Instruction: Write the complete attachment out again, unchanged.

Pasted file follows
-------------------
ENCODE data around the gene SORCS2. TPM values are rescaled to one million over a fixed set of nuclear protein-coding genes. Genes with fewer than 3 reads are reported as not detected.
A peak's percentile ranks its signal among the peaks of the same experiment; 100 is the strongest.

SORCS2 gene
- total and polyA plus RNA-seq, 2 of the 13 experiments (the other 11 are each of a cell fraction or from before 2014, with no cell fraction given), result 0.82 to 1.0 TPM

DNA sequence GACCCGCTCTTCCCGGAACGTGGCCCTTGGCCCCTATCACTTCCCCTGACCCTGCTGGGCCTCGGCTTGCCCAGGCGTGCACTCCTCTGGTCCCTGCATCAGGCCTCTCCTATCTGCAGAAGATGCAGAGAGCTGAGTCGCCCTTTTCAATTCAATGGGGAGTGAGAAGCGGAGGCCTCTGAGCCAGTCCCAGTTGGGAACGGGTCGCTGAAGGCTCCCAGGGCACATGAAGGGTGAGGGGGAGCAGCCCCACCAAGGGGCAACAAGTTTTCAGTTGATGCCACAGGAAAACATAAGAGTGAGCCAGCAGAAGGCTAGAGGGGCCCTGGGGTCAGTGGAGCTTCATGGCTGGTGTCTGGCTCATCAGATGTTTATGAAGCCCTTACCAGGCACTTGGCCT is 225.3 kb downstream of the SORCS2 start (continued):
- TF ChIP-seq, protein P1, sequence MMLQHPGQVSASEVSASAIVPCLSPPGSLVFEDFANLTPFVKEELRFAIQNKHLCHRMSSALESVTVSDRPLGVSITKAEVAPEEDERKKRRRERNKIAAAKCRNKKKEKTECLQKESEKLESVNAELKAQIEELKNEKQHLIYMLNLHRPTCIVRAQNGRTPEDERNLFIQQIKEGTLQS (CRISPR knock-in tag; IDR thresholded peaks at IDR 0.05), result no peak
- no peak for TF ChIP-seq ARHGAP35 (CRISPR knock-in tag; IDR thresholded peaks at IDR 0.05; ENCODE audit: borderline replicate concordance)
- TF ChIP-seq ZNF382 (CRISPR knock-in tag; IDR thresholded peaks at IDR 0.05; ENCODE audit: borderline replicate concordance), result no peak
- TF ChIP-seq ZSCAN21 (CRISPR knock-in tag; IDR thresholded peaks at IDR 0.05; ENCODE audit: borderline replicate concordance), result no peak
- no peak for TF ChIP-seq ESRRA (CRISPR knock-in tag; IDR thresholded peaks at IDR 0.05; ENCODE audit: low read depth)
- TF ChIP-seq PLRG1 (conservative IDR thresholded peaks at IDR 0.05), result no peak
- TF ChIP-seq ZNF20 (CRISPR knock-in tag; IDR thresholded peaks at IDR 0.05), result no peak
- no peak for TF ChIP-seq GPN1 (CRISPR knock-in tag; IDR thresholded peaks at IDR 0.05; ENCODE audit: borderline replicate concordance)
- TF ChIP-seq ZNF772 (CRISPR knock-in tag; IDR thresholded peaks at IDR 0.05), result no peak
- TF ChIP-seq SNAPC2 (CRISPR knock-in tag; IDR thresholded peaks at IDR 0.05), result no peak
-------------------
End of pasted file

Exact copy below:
ENCODE data around the gene SORCS2. TPM values are rescaled to one million over a fixed set of nuclear protein-coding genes. Genes with fewer than 3 reads are reported as not detected.
A peak's percentile ranks its signal among the peaks of the same experiment; 100 is the strongest.

SORCS2 gene
- total and polyA plus RNA-seq, 2 of the 13 experiments (the other 11 are each of a cell fraction or from before 2014, with no cell fraction given), result 0.82 to 1.0 TPM

DNA sequence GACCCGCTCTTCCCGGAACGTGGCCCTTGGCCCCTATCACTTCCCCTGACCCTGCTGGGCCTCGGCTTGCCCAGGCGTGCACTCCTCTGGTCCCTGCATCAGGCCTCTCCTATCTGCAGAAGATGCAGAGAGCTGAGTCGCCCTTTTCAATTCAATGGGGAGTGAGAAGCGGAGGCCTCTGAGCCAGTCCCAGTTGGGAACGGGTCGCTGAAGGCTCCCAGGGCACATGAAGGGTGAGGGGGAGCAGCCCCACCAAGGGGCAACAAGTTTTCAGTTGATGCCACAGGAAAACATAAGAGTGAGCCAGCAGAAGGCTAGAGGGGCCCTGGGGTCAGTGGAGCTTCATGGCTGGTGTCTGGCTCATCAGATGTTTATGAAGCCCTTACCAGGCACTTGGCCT is 225.3 kb downstream of the SORCS2 start (continued):
- TF ChIP-seq, protein P1, sequence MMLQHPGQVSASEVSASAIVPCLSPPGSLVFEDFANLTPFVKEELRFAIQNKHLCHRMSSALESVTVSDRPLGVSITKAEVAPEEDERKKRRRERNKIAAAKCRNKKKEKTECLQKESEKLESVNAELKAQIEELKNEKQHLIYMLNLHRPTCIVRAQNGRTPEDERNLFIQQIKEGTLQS (CRISPR knock-in tag; IDR thresholded peaks at IDR 0.05), result no peak
- no peak for TF ChIP-seq ARHGAP35 (CRISPR knock-in tag; IDR thresholded peaks at IDR 0.05; ENCODE audit: borderline replicate concordance)
- TF ChIP-seq ZNF382 (CRISPR knock-in tag; IDR thresholded peaks at IDR 0.05; ENCODE audit: borderline replicate concordance), result no peak
- TF ChIP-seq ZSCAN21 (CRISPR knock-in tag; IDR thresholded peaks at IDR 0.05; ENCODE audit: borderline replicate concordance), result no peak
- no peak for TF ChIP-seq ESRRA (CRISPR knock-in tag; IDR thresholded peaks at IDR 0.05; ENCODE audit: low read depth)
- TF ChIP-seq PLRG1 (conservative IDR thresholded peaks at IDR 0.05), result no peak
- TF ChIP-seq ZNF20 (CRISPR knock-in tag; IDR thresholded peaks at IDR 0.05), result no peak
- no peak for TF ChIP-seq GPN1 (CRISPR knock-in tag; IDR thresholded peaks at IDR 0.05; ENCODE audit: borderline replicate concordance)
- TF ChIP-seq ZNF772 (CRISPR knock-in tag; IDR thresholded peaks at IDR 0.05), result no peak
- TF ChIP-seq SNAPC2 (CRISPR knock-in tag; IDR thresholded peaks at IDR 0.05), result no peak